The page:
September is National Preparedness Month, making now the perfect time to update your disaster-preparedness kit and family plan or visit Ready.gov to learn how to put one together. It’s also a great time to revisit your financial plan, with special consideration to how prepared you may be to weather unexpected events in your life – something that has become all too real for many Americans over the last 12 months.
This summer’s devastating California wildfires, flash floods in the mid-Atlantic and record-breaking heat across much of the U.S. reminds us of how quickly our world and circumstances can change. They also illustrate why taking steps to manage risk across every aspect of our lives—from protecting our loved ones, homes, property and businesses—is so important.
Let’s start at home. For most people, their home is their single largest asset next to their retirement savings. Yet, according to a consumer advocacy group, United Policyholders, while more than 90 percent of Americans live in places where the risk of a natural disaster is moderate to high, over two-thirds are underinsured, requiring them to dip into emergency or longer-term savings when a disaster occurs. This can have an unintended ripple effect across your finances from depleting savings and increasing debt, to delaying retirement in some instances. Yet, planning for the unexpected goes well beyond adequately insuring your life and your property.
While most of us plan for the milestones in our lives – marriage, family, graduations, the sale of a business, retirement – we tend to give less attention to planning for life’s unexpected moments. Let’s face it. No one enjoys talking about the things that could go wrong and send us careening off course. Yet, avoiding these conversations doesn’t make them go away or lessen the blow when a crisis does occur. In fact, it’s just the opposite. Planning for life’s “what ifs”, like the
provides an increased sense of empowerment over the things you can control and reduces the anxiety associated with the things you can’t control.
Let’s look at things you can control first, which include how much you save for short and long-term goals, your tolerance for risk, the steps you take to protect your income sources and your goals.
Then there are the things outside of your control, such as market fluctuations, rising or falling interest rates, inflation, a sudden illness or injury, the need for long-term care and whether or not your child receives that college scholarship. While we have little or no direct control over these types of situations and events, they create tremendous concern and anxiety.
So, how do you achieve a sense of balance between the things you can’t control and the things you can? That’s where wealth planning comes in. A comprehensive plan provides a clear path for dealing with uncertainty and a sound framework for managing change. One way we accomplish that in the planning process is through scenario planning, which allows us to stress test your strategy to determine how it may weather change.
For example, what if you’re forced to retire early due to an illness or job loss? We’ll look at how that may impact your income in retirement. Will you still have enough to support your goals? What if the market drops 10%, 20% or 30% while you’re in retirement? Will you still be okay? What impact will inflation have on your income over a period of 20 or 30 years in retirement? What if you need long-term care? By stress testing various scenarios, we’re able to analyze the impact various factors may have on your ability to accomplish your goals.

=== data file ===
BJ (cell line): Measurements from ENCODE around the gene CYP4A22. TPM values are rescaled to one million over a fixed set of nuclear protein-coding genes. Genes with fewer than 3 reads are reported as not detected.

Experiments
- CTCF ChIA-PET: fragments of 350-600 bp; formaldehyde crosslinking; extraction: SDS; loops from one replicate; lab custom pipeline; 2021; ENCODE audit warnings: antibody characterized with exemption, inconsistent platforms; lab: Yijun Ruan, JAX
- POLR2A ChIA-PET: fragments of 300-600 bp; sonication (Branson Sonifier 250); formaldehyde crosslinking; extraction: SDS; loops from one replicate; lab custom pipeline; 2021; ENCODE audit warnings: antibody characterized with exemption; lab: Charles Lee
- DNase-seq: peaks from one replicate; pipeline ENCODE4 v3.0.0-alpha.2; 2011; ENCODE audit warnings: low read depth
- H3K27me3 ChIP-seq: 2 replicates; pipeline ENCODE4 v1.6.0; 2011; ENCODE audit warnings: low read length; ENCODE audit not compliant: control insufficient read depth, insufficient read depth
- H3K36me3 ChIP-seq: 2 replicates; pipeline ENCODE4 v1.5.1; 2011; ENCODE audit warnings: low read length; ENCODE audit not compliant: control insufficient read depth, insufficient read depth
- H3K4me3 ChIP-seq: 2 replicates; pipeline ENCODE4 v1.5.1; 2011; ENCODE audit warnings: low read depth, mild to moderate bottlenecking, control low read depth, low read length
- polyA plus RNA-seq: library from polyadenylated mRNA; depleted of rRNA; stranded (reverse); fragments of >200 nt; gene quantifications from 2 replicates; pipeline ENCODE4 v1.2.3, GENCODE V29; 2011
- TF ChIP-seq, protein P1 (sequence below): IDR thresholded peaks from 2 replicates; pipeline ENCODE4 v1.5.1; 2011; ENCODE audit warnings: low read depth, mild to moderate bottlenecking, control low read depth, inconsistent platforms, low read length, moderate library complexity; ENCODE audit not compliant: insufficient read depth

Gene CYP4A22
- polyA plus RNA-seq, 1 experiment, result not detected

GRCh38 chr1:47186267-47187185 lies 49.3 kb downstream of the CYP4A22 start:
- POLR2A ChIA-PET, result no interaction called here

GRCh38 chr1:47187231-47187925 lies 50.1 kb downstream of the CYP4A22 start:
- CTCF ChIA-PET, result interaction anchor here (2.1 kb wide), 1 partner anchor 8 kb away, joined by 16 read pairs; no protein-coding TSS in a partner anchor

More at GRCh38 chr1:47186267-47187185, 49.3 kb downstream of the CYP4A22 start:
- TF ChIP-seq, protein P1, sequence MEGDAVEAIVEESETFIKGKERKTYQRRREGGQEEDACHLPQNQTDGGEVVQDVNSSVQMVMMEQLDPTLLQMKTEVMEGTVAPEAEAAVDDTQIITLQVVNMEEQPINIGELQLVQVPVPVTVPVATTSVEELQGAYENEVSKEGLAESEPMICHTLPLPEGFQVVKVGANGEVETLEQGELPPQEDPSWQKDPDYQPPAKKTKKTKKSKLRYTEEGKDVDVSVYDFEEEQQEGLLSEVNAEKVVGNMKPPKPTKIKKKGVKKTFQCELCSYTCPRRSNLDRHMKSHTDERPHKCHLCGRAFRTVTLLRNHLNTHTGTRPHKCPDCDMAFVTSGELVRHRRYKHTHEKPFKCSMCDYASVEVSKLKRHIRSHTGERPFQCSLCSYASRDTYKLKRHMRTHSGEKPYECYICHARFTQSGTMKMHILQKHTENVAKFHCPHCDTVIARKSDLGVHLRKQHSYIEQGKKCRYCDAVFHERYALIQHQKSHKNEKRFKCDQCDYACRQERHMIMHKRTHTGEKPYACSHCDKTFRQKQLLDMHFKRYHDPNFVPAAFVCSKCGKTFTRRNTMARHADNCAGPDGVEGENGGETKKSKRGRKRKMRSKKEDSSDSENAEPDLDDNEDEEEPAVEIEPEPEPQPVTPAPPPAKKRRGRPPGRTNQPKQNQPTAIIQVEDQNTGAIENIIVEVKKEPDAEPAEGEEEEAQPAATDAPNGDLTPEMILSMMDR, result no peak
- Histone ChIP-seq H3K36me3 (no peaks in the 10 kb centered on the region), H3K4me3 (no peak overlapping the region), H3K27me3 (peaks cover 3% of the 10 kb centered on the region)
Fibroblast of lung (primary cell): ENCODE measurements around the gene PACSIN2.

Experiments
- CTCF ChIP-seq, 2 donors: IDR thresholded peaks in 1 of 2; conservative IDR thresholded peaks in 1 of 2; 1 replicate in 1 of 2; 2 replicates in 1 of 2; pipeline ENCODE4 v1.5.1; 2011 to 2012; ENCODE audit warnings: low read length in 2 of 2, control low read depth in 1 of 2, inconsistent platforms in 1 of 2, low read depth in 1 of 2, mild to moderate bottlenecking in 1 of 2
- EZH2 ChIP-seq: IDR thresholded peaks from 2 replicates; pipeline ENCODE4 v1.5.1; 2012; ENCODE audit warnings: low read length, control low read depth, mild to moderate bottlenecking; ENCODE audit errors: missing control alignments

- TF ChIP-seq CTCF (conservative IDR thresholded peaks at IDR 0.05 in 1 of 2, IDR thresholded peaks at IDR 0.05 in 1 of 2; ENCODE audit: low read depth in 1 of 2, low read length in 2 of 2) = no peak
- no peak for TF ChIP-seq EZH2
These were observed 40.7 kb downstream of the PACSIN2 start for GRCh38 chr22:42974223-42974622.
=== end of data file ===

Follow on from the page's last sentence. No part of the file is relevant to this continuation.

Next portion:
Stress testing is especially important for investors in or nearing retirement. During the various stages of retirement, your assets may be more or less vulnerable to certain risk factors. For example, it’s essential in the early stages of retirement to protect your assets from excessive market volatility and aggressive spending so you don’t erode the value of assets needed to generate income throughout your retirement. Later in retirement, your assets are typically more vulnerable to the impact of inflation, increased healthcare costs and longevity, requiring greater emphasis to be placed on these risk factors.
As Mother Nature and the financial markets continue to remind us, none of us can predict what the future may hold. The market will do whatever it can to prove the most people wrong. Yet, there are steps you can take to help protect your home, your family and your income, and replace uncertainty about the future with confidence.
- Visit gov for tips on updating your family emergency plan and disaster preparedness kit.
- Schedule an insurance review with your different providers to ensure your coverages are both adequate and cost-effective. This includes property (homeowners, auto) and income protection policies (life, disability).
- Use your smartphone to take a quick inventory of your possessions. Following a disaster, it can be challenging to answer all of your insurer’s questions about what you owned and want to replace. Make this easier by taking photos or video footage of every room in your house, making sure that costly possessions, including jewelry and collectibles are recorded. Store a copy of your inventory on the cloud and/or on a flash drive stored offsite in safe deposit box.
- Schedule time with your wealth advisor. If you don’t have a comprehensive financial plan in place, or it’s been more than a year since you’ve reviewed your plan, schedule time to meet with an experienced wealth advisor to discuss the things that keep you up at night. Be sure your advisor has access to the type of sophisticated planning software and tools that can provide scenario planning in real-time, helping you make informed decisions for today and tomorrow.